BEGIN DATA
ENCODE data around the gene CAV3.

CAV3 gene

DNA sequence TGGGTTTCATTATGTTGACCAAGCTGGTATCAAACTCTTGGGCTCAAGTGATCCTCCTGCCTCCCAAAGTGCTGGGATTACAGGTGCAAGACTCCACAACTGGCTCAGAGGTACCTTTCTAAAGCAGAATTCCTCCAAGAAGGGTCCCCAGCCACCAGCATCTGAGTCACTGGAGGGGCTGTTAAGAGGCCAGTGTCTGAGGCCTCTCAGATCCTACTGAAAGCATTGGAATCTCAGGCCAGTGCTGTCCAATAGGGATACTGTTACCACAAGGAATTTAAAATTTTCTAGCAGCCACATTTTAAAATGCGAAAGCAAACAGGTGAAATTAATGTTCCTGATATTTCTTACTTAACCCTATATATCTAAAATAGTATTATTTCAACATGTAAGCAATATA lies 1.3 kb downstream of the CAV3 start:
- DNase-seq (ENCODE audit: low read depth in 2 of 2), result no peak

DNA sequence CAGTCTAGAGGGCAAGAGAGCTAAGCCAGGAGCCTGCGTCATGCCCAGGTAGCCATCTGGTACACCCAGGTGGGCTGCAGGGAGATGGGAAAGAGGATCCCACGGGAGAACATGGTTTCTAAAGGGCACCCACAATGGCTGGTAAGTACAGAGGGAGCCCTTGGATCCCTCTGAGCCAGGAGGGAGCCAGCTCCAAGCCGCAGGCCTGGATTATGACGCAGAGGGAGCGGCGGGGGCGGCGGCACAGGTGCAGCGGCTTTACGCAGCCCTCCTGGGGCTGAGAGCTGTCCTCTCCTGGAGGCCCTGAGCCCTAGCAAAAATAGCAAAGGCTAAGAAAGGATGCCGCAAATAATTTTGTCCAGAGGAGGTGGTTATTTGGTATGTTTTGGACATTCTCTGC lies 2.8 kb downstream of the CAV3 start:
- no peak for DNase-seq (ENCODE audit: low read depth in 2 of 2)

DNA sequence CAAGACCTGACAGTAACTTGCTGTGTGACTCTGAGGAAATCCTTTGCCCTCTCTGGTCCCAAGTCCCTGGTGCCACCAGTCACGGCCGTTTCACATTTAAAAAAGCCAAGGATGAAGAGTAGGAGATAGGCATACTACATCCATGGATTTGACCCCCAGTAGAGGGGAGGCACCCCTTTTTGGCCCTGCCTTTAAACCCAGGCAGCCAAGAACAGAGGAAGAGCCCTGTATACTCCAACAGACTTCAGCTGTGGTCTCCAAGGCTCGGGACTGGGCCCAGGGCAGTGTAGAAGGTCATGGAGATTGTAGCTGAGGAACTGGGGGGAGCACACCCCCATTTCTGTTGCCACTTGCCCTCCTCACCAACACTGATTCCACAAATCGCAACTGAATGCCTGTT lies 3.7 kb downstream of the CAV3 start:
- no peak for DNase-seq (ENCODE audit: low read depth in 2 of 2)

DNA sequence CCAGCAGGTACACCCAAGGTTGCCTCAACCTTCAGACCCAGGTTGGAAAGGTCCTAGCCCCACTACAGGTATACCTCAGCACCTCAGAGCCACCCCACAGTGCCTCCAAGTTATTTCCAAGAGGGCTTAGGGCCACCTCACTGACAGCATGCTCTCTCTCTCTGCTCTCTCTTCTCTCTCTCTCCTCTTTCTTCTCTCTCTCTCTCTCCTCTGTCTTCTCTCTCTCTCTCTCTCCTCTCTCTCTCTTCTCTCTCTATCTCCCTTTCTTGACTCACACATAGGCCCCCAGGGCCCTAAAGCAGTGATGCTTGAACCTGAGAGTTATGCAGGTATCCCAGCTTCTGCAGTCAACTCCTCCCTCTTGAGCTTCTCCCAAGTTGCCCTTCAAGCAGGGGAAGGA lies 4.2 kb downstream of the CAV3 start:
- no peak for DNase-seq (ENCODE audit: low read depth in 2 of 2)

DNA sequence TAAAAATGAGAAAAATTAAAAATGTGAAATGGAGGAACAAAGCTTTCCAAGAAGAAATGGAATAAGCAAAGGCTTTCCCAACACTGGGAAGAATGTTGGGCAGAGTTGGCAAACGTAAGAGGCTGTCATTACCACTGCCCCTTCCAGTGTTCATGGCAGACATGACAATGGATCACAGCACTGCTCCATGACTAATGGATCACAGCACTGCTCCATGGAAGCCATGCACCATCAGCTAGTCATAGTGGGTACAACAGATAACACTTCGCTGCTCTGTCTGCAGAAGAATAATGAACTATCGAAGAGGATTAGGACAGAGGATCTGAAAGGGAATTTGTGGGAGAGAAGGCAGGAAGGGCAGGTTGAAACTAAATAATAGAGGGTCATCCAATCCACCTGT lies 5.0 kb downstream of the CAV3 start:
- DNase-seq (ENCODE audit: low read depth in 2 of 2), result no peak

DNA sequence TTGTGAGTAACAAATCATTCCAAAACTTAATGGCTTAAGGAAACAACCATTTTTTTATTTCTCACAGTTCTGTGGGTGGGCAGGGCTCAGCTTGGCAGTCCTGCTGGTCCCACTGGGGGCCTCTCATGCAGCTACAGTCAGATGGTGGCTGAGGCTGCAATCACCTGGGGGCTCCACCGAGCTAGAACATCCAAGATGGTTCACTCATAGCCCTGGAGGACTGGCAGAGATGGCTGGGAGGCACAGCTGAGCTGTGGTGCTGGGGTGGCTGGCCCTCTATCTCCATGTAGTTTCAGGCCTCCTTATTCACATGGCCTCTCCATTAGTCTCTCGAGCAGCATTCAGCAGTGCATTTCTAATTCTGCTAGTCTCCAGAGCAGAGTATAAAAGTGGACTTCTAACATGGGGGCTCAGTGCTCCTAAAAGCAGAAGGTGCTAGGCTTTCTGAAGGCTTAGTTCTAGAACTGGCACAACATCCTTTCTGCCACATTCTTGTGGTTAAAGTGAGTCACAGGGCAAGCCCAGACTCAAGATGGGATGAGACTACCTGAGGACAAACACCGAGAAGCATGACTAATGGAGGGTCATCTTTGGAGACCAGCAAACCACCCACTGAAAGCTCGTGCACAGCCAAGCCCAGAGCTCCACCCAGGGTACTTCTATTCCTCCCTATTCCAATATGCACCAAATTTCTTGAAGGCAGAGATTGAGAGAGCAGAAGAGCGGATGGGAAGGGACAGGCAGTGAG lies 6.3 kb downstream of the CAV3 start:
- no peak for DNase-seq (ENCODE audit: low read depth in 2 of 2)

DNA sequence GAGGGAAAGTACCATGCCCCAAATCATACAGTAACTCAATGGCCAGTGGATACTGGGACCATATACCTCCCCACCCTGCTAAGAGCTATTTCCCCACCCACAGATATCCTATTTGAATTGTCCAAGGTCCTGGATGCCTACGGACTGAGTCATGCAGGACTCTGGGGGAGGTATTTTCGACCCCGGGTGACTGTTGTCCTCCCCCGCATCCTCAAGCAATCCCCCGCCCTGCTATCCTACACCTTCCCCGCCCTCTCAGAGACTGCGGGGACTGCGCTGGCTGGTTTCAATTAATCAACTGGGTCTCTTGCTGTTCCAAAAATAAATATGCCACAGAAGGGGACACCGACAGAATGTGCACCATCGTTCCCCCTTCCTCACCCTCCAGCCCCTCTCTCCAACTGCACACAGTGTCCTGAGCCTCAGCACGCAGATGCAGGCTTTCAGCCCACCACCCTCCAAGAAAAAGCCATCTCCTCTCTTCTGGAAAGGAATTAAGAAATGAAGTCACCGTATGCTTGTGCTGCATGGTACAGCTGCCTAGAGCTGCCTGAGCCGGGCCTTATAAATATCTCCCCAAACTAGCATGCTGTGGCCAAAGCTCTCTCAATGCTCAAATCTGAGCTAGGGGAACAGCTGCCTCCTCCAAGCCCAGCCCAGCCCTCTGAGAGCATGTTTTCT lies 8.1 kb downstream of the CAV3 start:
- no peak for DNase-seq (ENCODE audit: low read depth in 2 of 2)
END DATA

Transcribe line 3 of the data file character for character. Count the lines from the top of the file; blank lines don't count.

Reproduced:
DNA sequence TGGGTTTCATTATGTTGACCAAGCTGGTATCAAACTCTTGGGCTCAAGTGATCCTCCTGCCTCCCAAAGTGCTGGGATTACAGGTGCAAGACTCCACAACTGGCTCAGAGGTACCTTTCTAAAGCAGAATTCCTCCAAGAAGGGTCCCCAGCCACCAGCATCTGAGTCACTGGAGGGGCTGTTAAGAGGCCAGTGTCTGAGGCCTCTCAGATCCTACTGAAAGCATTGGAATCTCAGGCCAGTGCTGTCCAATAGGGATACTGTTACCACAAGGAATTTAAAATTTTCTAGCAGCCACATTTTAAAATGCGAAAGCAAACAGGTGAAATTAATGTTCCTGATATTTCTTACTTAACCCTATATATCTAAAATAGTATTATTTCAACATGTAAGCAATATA lies 1.3 kb downstream of the CAV3 start: